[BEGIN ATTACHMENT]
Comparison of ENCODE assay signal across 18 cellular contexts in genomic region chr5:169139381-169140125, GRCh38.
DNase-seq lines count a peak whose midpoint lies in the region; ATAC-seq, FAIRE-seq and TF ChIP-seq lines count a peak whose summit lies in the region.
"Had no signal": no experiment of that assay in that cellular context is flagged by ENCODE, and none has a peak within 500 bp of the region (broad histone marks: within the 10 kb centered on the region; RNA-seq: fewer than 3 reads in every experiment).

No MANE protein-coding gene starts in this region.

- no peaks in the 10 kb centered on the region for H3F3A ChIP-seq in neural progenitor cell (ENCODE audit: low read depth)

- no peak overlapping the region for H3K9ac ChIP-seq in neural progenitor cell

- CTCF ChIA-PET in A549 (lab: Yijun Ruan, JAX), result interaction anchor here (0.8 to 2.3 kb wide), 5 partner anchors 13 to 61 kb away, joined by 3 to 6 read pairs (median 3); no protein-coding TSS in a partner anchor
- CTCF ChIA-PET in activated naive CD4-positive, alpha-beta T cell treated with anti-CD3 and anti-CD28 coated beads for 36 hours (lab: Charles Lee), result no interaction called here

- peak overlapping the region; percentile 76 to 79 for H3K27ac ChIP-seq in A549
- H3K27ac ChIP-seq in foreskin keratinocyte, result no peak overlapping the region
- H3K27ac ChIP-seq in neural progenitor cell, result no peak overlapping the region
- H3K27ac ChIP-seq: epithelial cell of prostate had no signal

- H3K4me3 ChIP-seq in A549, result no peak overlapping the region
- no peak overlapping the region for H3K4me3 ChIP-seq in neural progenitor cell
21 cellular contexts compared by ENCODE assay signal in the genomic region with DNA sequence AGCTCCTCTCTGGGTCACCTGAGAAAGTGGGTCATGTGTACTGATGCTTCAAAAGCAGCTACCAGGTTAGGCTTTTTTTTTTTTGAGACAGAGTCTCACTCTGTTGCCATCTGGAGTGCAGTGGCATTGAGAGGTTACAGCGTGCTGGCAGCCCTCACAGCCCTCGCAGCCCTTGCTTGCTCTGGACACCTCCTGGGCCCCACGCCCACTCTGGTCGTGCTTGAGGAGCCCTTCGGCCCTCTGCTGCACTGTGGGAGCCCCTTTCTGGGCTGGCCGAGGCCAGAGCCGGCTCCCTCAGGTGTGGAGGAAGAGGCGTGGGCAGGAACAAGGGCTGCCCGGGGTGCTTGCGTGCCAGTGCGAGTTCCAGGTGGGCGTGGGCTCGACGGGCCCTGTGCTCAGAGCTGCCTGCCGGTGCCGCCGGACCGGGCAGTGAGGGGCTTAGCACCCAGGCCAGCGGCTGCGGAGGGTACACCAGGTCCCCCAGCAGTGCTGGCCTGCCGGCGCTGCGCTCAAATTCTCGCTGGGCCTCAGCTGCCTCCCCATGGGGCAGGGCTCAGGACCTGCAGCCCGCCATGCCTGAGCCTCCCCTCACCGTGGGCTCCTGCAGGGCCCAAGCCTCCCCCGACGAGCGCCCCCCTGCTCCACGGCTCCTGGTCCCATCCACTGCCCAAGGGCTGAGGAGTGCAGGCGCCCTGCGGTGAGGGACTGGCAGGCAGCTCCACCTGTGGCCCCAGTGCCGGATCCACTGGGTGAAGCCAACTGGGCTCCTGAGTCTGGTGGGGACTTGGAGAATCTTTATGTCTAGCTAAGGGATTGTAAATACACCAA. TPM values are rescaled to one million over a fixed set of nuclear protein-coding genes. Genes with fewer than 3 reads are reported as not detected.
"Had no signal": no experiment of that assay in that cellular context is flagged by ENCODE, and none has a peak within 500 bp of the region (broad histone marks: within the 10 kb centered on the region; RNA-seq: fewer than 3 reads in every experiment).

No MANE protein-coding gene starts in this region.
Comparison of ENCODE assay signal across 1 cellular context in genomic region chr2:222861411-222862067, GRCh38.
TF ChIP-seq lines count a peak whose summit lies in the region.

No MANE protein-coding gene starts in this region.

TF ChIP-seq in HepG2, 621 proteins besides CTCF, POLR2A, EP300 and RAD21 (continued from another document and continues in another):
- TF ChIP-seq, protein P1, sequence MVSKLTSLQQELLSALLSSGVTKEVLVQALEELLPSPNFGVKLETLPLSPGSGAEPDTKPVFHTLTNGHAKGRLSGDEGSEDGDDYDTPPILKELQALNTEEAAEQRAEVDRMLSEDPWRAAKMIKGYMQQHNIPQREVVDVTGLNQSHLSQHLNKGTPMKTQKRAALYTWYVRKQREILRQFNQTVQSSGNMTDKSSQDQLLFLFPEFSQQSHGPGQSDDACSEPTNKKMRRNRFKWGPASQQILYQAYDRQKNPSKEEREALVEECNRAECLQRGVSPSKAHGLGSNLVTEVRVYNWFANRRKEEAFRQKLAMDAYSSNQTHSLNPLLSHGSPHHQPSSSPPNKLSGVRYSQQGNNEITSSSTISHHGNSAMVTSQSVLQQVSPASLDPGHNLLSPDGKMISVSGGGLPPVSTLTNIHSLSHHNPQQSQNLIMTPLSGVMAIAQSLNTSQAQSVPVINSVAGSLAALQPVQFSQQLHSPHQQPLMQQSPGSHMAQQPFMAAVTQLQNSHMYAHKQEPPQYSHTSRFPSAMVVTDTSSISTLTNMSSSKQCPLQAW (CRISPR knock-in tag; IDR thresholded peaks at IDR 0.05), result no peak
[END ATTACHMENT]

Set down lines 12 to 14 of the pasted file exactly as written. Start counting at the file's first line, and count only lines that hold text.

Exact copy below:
- H3K27ac ChIP-seq: epithelial cell of prostate had no signal

- H3K4me3 ChIP-seq in A549, result no peak overlapping the region
- no peak overlapping the region for H3K4me3 ChIP-seq in neural progenitor cell